Ex-Spurs guard returns to S.A. for game

By Jeff McDonald

Five months after being traded to the Indiana Pacers, George Hill was back on a San Antonio basketball court on Sunday afternoon, back in a black No. 3 jersey.

Except it wasn’t a Spurs jersey. And it wasn’t the ATT Center.

With the NBA lockout still in full bloom, Hill was in town to play point guard for the Texas Fuel.

“I know San Antonio misses some basketball,” said Hill, one of the Spurs’ most popular players in his three seasons with the team. “I wanted to give the fans something to do during the lockout.”

Haven’t heard of the Texas Fuel? You’re likely not alone. The Fuel is the name given to the American Basketball Association team that plays at the Alamo Convocation Center.

They are a professional team, to be sure, but about as far a leap from the NBA as the Alamo Convocation Center is from the currently unoccupied basketball gym the Spurs call home.

The ball — like the iconic sphere used in the ABA of the 1970s — is red, white and blue. A DJ blasts music while the ball is in play (sample playlist selection: Joan Jett’s “I Love Rock and Roll.”) About 500 people were on hand Sunday to watch the Hill-led Fuel beat the Hill Country Stampede — a team, incidentally, based out of Big Spring — 113-93 in the team’s opener.

“It’s not the Spurs,” Hill said. “But it’s still basketball.”

Or, as Fuel officials are fond of saying: “It’s the only game in town.”

The Fuel’s roster is filled mostly with small-college castoffs holding on to a dream. Hill was the only player in uniform Sunday to have appeared in the NBA, and likely the only one who ever will.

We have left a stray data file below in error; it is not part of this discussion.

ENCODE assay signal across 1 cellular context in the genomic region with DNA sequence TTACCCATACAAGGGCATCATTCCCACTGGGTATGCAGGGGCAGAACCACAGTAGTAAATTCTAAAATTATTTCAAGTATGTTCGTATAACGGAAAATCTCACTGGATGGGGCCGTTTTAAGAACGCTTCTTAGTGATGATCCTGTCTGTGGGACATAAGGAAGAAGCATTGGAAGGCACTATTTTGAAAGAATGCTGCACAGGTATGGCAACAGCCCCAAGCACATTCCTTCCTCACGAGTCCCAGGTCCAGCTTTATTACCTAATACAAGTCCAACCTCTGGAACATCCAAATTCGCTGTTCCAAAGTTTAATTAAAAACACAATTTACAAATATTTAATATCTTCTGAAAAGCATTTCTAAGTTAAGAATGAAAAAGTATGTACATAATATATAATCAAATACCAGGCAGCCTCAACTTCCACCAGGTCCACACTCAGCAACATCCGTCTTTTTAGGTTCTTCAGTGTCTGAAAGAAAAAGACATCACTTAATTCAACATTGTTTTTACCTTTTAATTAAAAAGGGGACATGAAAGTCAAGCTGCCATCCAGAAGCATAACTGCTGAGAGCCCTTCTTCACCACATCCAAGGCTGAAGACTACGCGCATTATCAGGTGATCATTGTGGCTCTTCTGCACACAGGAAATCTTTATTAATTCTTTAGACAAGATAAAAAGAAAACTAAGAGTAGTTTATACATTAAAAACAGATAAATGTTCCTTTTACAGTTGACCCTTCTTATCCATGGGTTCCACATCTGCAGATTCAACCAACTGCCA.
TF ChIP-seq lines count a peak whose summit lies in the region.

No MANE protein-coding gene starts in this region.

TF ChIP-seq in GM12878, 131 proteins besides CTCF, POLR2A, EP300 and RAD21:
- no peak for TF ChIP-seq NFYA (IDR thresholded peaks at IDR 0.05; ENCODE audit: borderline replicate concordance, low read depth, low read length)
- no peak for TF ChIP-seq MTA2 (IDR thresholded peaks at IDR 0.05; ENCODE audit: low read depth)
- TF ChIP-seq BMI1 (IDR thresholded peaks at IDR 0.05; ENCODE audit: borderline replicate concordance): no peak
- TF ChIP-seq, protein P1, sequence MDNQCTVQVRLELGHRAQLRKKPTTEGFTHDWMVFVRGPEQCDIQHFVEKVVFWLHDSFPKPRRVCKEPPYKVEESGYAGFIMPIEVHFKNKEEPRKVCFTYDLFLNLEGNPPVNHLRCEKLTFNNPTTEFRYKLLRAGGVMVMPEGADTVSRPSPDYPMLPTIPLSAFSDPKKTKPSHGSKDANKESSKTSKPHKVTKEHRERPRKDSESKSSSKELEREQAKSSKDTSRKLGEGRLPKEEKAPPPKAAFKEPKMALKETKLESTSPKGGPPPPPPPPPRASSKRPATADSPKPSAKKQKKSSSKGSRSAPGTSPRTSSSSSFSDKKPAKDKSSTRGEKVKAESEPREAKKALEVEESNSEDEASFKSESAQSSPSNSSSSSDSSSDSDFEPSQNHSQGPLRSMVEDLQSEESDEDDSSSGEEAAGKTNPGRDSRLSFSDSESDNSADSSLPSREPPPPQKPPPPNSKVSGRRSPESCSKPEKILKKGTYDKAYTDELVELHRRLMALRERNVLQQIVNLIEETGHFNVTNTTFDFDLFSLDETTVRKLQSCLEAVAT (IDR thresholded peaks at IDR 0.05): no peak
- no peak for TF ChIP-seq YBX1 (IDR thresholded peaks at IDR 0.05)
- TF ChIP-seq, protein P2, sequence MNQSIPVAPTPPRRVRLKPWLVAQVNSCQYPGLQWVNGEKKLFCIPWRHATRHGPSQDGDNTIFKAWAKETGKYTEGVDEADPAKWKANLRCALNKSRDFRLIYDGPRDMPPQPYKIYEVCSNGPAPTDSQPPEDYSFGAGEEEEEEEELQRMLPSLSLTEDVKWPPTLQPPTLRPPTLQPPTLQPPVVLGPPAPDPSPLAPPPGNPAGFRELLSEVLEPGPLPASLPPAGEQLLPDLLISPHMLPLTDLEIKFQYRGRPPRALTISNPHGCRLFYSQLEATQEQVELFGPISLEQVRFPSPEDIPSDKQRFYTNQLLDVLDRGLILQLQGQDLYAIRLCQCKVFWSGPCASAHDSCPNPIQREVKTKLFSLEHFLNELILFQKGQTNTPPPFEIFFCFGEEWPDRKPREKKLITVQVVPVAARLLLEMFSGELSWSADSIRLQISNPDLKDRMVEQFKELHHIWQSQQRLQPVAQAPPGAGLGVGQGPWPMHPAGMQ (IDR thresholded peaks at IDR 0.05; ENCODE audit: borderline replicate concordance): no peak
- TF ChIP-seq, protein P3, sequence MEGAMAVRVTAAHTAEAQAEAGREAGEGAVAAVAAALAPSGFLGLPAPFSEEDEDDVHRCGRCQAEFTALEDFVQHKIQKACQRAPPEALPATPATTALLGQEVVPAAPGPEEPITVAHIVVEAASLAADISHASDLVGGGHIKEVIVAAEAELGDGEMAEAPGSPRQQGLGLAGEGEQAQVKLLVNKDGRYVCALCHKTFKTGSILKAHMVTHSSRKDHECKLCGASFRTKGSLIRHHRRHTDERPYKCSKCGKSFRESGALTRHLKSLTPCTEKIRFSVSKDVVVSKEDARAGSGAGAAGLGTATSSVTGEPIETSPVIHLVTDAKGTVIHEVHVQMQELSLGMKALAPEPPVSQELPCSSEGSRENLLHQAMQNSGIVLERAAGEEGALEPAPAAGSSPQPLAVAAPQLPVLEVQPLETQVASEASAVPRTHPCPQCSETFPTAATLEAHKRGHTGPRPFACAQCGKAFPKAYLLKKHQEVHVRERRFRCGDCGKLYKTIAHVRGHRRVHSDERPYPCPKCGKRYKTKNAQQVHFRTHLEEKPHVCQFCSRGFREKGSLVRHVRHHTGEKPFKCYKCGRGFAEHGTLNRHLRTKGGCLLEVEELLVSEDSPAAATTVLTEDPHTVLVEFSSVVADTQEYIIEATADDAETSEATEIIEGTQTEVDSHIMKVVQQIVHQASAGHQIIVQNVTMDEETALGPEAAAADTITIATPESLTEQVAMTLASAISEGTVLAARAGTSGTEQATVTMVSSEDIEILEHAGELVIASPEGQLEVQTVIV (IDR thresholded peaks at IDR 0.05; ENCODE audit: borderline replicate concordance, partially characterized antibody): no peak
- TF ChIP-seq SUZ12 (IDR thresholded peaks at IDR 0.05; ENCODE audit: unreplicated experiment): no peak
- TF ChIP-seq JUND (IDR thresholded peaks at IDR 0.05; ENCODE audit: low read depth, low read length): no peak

The team’s leading scorer was De’Andre Hall, a 6-foot-7 combo forward who played collegiately at Texas Southern. He had 34 points and 11 rebounds.

More content to facilitate than score, Hill recorded his first pro triple-double with 11 points, 11 rebounds and 17 assists.

“I was just trying to get my feet wet again and get up and down the floor,” he said. “At the same time, it’s all for fun. I’m not out here to embarrass anybody.”

Hill hooked on with the Fuel as a favor to a friend, Marlon Minifee, one of the team’s co-owners. It gave him something to do during the lockout, which next week will enter its fifth month.

To pass the time, Hill has been working out in S.A. and Indianapolis. He shared the South Texas portion of his workouts with a slew of former Spurs teammates, including All-Stars Tim Duncan and Manu Ginobili.

Though it cast the 2011-12 season in dire jeopardy, Hill said he supported the union leadership’s decision to push the lockout into litigation last week. He didn’t care that the NBA’s most recent collective bargaining proposal was not put to a full vote of the membership before the union decided to take its fight to court.

“At the end of the day, you have to do what’s best for your family,” Hill said, specifically praising union president Derek Fisher. “If that’s sacrificing what you make for a year to get the best deal possible — not just for us, but for the guys coming in after us — it’s worth it.”

The prospect of missing an entire season hasn’t caught Hill off guard.

“You knew this was coming,” said Hill, who has earned more than $3.2 million in his short career. “I paid attention during rookie orientation when they said, ‘Save your money.’?”

Still, Hill would rather be earning a paycheck in the NBA right now.

Instead of spending Sunday facing the Pistons in Detroit, Hill found himself running point guard in a half-empty gym that houses SAISD’s high school teams. He might be back soon. He wouldn’t rule out a return engagement with the Fuel.

“It depends on how much Icy Hot I have to use after this game,” he said.

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